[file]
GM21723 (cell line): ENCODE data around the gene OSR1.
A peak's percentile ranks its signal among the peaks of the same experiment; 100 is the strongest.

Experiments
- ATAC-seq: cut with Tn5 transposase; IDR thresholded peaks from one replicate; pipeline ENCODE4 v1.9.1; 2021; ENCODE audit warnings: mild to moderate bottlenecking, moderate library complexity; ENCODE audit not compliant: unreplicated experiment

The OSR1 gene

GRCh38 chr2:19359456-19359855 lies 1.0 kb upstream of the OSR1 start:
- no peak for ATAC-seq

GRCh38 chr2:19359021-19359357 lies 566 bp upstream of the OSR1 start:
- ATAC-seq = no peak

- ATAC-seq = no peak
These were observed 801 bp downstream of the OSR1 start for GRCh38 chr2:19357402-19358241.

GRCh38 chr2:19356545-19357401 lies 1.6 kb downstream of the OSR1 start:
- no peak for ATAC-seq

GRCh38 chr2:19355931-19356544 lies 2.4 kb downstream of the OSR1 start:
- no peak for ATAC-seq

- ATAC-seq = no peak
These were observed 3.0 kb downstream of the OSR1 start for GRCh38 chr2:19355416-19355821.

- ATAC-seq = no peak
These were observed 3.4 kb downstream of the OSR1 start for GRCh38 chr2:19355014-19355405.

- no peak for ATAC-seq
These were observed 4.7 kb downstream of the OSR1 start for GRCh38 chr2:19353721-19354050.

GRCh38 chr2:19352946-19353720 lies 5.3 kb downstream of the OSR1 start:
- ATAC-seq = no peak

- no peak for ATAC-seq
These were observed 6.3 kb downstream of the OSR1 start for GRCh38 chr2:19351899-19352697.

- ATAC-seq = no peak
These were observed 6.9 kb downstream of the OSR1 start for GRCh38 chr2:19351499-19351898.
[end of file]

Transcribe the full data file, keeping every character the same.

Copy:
GM21723 (cell line): ENCODE data around the gene OSR1.
A peak's percentile ranks its signal among the peaks of the same experiment; 100 is the strongest.

Experiments
- ATAC-seq: cut with Tn5 transposase; IDR thresholded peaks from one replicate; pipeline ENCODE4 v1.9.1; 2021; ENCODE audit warnings: mild to moderate bottlenecking, moderate library complexity; ENCODE audit not compliant: unreplicated experiment

The OSR1 gene

GRCh38 chr2:19359456-19359855 lies 1.0 kb upstream of the OSR1 start:
- no peak for ATAC-seq

GRCh38 chr2:19359021-19359357 lies 566 bp upstream of the OSR1 start:
- ATAC-seq = no peak

- ATAC-seq = no peak
These were observed 801 bp downstream of the OSR1 start for GRCh38 chr2:19357402-19358241.

GRCh38 chr2:19356545-19357401 lies 1.6 kb downstream of the OSR1 start:
- no peak for ATAC-seq

GRCh38 chr2:19355931-19356544 lies 2.4 kb downstream of the OSR1 start:
- no peak for ATAC-seq

- ATAC-seq = no peak
These were observed 3.0 kb downstream of the OSR1 start for GRCh38 chr2:19355416-19355821.

- ATAC-seq = no peak
These were observed 3.4 kb downstream of the OSR1 start for GRCh38 chr2:19355014-19355405.

- no peak for ATAC-seq
These were observed 4.7 kb downstream of the OSR1 start for GRCh38 chr2:19353721-19354050.

GRCh38 chr2:19352946-19353720 lies 5.3 kb downstream of the OSR1 start:
- ATAC-seq = no peak

- no peak for ATAC-seq
These were observed 6.3 kb downstream of the OSR1 start for GRCh38 chr2:19351899-19352697.

- ATAC-seq = no peak
These were observed 6.9 kb downstream of the OSR1 start for GRCh38 chr2:19351499-19351898.